Can You Get Herpes From A Toilet Seat?

A common fear among those who use public toilets (or even share toilets with friends and/or family) is that they could contract herpes.  Perhaps you’ve gone out of your way to avoid using public toilets for fear of getting genital herpes (HSV-2).  Since some sources estimate that upwards of 1 out of 5 individuals in the United States have herpes – there’s a good chance that one of them could have used a public toilet.

They may have sat down during an outbreak and used the same toilet seat that you are about to use.  It’s no wonder that many people proceed with caution when using public restrooms.  After all, they are often gross enough without even contemplating the number of people with sexually transmitted diseases who may have used them before you.

As grossed out as you may be at the thought of using a toilet seat after someone with herpes has used it, you won’t get herpes from your usage.  Herpes is spread from skin-to-skin contact, not skin-to-toilet contact.  In other words, someone who is infected cannot “infect the toilet seat” and in turn have the toilet seat infect you.  If that were the case, nobody would be using public toilets.

Can you get herpes from a toilet seat?

Let’s first consider how an individual gets infected with herpes.  In the majority of individuals, herpes enters the body via mucous membranes – tissue that secretes mucus and lines many body cavities.  Mucous membranes are located primarily in your mouth, your genital region, or anus.

For herpes to be transmitted, you must come in direct skin-to-skin contact with another individual who is infected.  The genital herpes virus essentially dies when exposed to air and is considered delicate.  There have been no proven cases of genital herpes contractions from a toilet seat, and most professionals regard this as being a near medical impossibility.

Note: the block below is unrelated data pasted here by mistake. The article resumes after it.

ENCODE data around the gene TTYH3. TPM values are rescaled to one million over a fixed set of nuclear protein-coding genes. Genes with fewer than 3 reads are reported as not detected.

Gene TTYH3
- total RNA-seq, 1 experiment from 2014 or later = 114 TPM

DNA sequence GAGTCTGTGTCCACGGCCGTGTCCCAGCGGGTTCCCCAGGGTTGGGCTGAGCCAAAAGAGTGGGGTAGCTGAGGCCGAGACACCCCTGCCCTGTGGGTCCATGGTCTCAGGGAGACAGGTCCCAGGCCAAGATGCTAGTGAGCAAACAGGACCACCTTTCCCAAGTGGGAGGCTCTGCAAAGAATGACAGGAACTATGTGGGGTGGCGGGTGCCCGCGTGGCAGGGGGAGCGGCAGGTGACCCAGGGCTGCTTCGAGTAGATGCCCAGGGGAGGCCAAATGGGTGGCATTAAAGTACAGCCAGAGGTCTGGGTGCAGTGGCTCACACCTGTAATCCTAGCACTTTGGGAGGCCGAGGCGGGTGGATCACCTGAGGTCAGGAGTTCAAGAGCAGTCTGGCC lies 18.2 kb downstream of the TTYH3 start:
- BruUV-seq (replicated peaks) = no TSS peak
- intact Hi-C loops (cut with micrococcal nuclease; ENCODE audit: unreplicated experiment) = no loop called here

Those who claim to have contracted genital herpes from a toilet seat have really contracted the virus from another person.  If symptoms emerge after using a public toilet, it’s more likely that the virus had been lying dormant from a previous sexual encounter.  The virus dies rapidly outside the body, and as a result, you won’t be catching it from a toilet seat.

How to Minimize Chances of Getting Herpes from A Toilet Seat

If you are still concerned about getting herpes from a toilet seat, there are some things you can do to minimize your risk.  The most obvious thing you can do is to simply avoid public restrooms and wait to use a private bathroom in the comfort of your own home.  However, avoidance really isn’t necessary.

  1. Avoid public toilets: The easiest way to eliminate the potential risk of getting herpes from a toilet seat is to avoid using public toilets. If you can find a private toilet (of a friend or family member) that you know wouldn’t have been exposed to herpes, this would be ideal. That said, those who avoid public toilets for fear of herpes are taking unnecessary precaution.